WYWH: “Managing Risk in Art Transactions” June 2015 (NYC)

By Debra S. Friedmann*

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In June, as part of a continued series of Art Law related events, the law firm of Herrick, Feinstein LLP hosted a morning panel-discussion entitled “Managing Risk in Art Transactions,” dedicated to consignment, authenticity and title risks. Panelists included Laura Patten, with Art Crime Program, FBI, Judy Pearson, President at ARIS Title, Annelien Bruins, Chief Operating Officer at the Tang Art Advisory, Stephen D. Brodie, Partner at Herrick, Feinstein, and Dina Friedman, from JP Morgan. Underscoring the inherent risks in any transaction involving valuable art, this panel addressed several preemptive steps people can take to  protect their assets and what signs to look out for when assessing the trustworthiness of a business partner, including art dealers, authenticators, advisors, etc

Laura Patten of the FBI Art Crime team took the lead in discussing risks that may arise from personal relationships in art transactions. Specifically, she offered some clues on how to recognize a con-artist. Using field information gathered from speaking to con-artists, Patten presented what was coined the “exploitation cycle.” These criminals, she explained, are calculating. They vet their victims, learn how to gain one’s trust and confidence, and then disappear once the crime has been executed. Patten warned that a key characteristic to be aware of in personal relationships is the point where the criminal tests the potential victim. It is at this juncture that the would be victim might notice suspicious or strange activity and should address those concerns immediately. Most likely, if the con-artist senses that he is being found out, he will disappear.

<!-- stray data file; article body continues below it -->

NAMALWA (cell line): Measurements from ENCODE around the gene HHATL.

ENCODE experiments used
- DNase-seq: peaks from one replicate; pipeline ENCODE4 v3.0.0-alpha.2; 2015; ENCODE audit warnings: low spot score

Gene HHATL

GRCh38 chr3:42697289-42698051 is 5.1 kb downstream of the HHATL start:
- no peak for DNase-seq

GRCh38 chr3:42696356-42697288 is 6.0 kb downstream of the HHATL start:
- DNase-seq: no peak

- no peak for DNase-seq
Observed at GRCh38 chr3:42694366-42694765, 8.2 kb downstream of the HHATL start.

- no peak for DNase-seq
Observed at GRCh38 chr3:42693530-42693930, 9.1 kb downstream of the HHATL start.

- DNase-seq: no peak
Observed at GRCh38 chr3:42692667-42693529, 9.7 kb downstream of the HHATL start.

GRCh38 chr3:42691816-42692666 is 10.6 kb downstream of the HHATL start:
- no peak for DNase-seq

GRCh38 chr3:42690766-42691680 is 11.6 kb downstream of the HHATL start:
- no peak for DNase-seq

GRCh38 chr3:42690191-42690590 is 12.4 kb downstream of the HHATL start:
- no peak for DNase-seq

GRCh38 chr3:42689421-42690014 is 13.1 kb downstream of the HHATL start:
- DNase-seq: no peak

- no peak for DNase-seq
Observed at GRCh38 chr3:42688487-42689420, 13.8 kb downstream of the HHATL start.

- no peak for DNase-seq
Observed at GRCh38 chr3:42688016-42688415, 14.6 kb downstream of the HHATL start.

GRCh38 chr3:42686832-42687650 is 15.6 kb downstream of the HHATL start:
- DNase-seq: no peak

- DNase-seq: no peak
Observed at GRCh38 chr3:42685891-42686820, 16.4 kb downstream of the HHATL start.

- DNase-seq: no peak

Several of the panelists discussed the dynamics of the art market and what features make art transactions particularly vulnerable to crime. Investment in art, as opposed to real estate for example, is unique because of the relatively  limited regulatory framework imposed on art sales. The only paperwork associated with the sale of artwork is provenance material, such as bills of sale, exhibition history, etc, but even then it is significantly limited if it does exists at all. Panelists agreed that this lack of record keeping may be a result of the “handshake culture,” which leaves ambiguity in the limitations of the agreement. For example, if a donor supplies a museum with several pieces from a private collection, tens of years down the line the heirs of the original donors may claim that the donation was temporary, to be returned upon the donor’s passing, while the museum may have understood the pieces to be gifts, now belonging to the museum. Without clear documentation to prove the details of the  initial agreement, the parties are likely to be stuck in a lengthy dispute.

Other difficulties identified by the speakers were matters of forgeries and authenticity. The wealth and art advisors on the panel reviewed several steps to take before making a purchase. For example, where a seller of a work of art offers limited  provenance accounts, it is necessary for the buyer to do extensive research instead of simply relying on the word and the reputation of the seller. It is possible that all information available is provided, but as the Tang advisor explained, many buyers fail to take even the preliminary steps before acquiring title insurance to protect themselves. Such steps include conducting research  about the history of a piece, looking at stolen art databases for the piece in question, and watching for regular market value. As the expression goes, if it is too good to be true, it probably is.